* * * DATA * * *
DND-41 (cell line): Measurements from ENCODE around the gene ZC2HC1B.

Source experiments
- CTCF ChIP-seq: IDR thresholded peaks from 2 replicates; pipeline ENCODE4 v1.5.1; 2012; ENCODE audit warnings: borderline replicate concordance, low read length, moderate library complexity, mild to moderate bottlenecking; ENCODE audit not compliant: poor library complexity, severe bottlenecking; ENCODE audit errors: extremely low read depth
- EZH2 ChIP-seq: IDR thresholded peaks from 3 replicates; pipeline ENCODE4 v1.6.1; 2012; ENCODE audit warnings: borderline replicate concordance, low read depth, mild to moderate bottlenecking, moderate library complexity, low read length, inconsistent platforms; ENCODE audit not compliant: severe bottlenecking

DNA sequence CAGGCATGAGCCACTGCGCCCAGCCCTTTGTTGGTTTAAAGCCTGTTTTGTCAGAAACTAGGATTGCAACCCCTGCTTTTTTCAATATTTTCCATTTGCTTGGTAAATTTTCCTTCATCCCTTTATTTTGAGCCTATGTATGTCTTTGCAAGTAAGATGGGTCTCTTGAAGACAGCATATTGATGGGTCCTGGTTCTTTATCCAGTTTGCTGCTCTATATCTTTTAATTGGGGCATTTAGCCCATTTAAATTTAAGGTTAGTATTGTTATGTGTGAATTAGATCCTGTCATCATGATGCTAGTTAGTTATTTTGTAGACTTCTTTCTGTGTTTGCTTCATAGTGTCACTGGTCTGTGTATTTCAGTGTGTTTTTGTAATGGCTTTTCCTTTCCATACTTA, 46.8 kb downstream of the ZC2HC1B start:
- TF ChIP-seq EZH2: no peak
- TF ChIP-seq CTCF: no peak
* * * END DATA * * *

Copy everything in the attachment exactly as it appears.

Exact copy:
DND-41 (cell line): Measurements from ENCODE around the gene ZC2HC1B.

Source experiments
- CTCF ChIP-seq: IDR thresholded peaks from 2 replicates; pipeline ENCODE4 v1.5.1; 2012; ENCODE audit warnings: borderline replicate concordance, low read length, moderate library complexity, mild to moderate bottlenecking; ENCODE audit not compliant: poor library complexity, severe bottlenecking; ENCODE audit errors: extremely low read depth
- EZH2 ChIP-seq: IDR thresholded peaks from 3 replicates; pipeline ENCODE4 v1.6.1; 2012; ENCODE audit warnings: borderline replicate concordance, low read depth, mild to moderate bottlenecking, moderate library complexity, low read length, inconsistent platforms; ENCODE audit not compliant: severe bottlenecking

DNA sequence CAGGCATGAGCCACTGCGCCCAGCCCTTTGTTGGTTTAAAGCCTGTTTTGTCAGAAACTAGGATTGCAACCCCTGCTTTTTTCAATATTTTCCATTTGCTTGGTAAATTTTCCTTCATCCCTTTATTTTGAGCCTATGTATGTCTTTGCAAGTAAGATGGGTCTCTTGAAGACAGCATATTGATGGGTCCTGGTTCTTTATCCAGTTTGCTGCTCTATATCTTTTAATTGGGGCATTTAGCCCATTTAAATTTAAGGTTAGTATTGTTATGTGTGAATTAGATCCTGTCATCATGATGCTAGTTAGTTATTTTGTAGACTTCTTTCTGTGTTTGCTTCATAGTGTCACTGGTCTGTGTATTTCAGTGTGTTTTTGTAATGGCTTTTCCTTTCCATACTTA, 46.8 kb downstream of the ZC2HC1B start:
- TF ChIP-seq EZH2: no peak
- TF ChIP-seq CTCF: no peak